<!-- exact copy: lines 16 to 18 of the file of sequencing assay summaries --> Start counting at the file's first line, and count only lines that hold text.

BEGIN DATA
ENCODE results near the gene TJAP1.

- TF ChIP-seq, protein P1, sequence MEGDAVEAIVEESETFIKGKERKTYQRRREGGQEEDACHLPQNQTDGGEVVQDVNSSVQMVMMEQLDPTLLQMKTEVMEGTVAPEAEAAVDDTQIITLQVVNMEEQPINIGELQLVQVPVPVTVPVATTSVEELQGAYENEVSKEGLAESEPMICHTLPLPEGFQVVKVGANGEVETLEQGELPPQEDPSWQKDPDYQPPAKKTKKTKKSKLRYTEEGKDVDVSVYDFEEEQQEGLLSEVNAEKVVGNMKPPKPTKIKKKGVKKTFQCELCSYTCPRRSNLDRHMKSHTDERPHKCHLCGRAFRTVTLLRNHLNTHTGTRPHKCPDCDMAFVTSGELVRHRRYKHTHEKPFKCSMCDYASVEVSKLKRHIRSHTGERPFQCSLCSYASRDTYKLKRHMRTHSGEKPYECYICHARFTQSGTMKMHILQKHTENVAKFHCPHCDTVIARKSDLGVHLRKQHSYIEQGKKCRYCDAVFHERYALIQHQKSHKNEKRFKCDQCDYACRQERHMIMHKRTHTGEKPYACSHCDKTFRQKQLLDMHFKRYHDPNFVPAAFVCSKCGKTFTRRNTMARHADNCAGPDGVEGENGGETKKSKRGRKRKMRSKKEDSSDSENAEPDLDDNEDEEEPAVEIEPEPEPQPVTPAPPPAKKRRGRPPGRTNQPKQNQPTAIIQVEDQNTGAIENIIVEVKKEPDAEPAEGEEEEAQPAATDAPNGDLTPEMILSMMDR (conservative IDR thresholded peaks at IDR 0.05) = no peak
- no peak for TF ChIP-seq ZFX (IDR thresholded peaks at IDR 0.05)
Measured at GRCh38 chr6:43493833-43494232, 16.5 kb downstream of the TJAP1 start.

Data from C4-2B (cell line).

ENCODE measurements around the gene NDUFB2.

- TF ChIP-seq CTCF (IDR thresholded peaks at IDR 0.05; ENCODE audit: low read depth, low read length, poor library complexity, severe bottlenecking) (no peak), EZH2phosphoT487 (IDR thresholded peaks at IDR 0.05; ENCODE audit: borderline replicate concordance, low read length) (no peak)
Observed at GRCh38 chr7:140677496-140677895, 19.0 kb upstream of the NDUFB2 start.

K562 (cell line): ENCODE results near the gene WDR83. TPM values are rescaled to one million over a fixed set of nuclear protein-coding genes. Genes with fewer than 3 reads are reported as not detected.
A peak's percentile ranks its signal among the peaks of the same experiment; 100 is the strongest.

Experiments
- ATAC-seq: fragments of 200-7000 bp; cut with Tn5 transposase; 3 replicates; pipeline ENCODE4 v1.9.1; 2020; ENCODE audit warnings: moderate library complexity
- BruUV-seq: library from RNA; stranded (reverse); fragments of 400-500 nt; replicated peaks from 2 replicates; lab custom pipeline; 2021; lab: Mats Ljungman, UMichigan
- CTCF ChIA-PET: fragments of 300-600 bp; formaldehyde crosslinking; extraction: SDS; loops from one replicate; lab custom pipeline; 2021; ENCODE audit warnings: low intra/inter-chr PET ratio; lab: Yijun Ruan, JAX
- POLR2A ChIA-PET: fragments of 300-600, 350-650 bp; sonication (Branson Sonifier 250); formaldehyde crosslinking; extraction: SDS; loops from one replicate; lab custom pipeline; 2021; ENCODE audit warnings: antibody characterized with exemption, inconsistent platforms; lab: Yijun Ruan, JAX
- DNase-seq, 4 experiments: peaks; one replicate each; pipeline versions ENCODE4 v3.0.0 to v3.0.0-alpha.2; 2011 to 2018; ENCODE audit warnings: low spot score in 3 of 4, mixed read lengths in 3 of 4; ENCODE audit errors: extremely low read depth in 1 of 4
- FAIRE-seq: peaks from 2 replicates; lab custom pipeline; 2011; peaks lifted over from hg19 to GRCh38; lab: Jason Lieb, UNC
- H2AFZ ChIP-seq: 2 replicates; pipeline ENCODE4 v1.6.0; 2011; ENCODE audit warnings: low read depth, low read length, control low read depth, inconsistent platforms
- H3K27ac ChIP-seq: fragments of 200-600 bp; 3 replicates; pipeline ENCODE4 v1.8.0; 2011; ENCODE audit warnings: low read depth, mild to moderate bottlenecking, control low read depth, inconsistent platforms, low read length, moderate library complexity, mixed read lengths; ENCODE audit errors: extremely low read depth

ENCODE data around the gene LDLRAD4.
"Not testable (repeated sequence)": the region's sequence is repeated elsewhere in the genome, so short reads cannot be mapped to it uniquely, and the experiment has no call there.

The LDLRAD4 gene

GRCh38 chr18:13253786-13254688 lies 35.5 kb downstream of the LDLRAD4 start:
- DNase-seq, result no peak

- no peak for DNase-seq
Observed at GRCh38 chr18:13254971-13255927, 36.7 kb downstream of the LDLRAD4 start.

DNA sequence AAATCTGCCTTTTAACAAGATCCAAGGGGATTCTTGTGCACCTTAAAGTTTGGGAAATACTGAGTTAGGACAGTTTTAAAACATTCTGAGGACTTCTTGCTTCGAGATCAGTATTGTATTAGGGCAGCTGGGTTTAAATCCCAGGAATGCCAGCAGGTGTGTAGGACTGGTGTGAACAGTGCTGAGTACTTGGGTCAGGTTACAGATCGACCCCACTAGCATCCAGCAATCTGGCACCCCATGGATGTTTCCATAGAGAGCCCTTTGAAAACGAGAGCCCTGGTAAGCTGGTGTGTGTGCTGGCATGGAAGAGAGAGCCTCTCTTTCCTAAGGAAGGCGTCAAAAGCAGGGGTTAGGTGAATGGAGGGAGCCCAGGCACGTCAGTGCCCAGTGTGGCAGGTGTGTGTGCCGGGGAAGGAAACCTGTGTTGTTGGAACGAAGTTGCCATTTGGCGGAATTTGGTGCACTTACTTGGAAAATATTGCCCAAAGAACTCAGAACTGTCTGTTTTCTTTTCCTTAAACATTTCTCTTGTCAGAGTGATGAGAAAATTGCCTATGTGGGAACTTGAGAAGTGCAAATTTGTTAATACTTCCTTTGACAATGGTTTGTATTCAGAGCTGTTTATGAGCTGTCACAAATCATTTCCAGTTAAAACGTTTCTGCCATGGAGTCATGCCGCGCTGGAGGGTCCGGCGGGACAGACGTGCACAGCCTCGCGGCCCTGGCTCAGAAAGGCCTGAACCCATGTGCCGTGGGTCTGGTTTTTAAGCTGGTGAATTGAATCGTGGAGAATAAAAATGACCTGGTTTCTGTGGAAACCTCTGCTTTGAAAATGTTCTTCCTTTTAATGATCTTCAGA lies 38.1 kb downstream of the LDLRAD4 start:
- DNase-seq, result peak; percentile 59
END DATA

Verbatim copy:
- DNase-seq, 4 experiments: peaks; one replicate each; pipeline versions ENCODE4 v3.0.0 to v3.0.0-alpha.2; 2011 to 2018; ENCODE audit warnings: low spot score in 3 of 4, mixed read lengths in 3 of 4; ENCODE audit errors: extremely low read depth in 1 of 4
- FAIRE-seq: peaks from 2 replicates; lab custom pipeline; 2011; peaks lifted over from hg19 to GRCh38; lab: Jason Lieb, UNC
- H2AFZ ChIP-seq: 2 replicates; pipeline ENCODE4 v1.6.0; 2011; ENCODE audit warnings: low read depth, low read length, control low read depth, inconsistent platforms